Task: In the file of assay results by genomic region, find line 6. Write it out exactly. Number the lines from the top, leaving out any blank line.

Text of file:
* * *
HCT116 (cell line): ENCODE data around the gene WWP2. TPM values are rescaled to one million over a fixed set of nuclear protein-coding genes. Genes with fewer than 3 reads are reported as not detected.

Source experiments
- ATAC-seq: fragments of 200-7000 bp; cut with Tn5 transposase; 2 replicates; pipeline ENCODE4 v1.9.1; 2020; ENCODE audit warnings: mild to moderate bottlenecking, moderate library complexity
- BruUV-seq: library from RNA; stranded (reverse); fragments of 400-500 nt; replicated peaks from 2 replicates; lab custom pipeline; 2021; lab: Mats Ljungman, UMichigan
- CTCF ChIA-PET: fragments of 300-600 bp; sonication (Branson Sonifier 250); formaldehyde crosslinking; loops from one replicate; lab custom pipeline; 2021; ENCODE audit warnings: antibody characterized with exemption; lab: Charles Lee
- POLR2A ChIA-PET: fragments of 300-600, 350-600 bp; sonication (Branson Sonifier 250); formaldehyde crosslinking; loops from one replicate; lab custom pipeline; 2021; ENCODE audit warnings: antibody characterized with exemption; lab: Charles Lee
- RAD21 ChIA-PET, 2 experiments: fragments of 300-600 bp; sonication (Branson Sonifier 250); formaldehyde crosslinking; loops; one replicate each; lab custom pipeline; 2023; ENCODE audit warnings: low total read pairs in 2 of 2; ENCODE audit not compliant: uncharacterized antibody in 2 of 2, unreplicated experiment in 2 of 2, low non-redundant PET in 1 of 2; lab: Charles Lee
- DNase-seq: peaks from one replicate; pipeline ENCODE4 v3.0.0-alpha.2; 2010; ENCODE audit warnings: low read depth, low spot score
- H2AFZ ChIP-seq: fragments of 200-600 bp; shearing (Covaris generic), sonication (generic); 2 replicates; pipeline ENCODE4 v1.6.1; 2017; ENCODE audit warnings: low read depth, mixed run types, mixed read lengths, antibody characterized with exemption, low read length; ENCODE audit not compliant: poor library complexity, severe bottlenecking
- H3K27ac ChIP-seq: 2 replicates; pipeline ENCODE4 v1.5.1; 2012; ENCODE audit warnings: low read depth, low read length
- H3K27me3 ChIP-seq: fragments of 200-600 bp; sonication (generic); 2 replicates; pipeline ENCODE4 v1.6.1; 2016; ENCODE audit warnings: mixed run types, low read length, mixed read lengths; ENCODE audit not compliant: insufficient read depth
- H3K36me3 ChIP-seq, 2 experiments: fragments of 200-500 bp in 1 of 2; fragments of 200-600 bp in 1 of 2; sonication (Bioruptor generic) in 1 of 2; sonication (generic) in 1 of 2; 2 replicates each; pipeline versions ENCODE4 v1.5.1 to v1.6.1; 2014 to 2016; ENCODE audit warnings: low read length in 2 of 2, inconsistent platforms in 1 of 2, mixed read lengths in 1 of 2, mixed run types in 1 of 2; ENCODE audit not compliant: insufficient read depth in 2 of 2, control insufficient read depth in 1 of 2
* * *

- POLR2A ChIA-PET: fragments of 300-600, 350-600 bp; sonication (Branson Sonifier 250); formaldehyde crosslinking; loops from one replicate; lab custom pipeline; 2021; ENCODE audit warnings: antibody characterized with exemption; lab: Charles Lee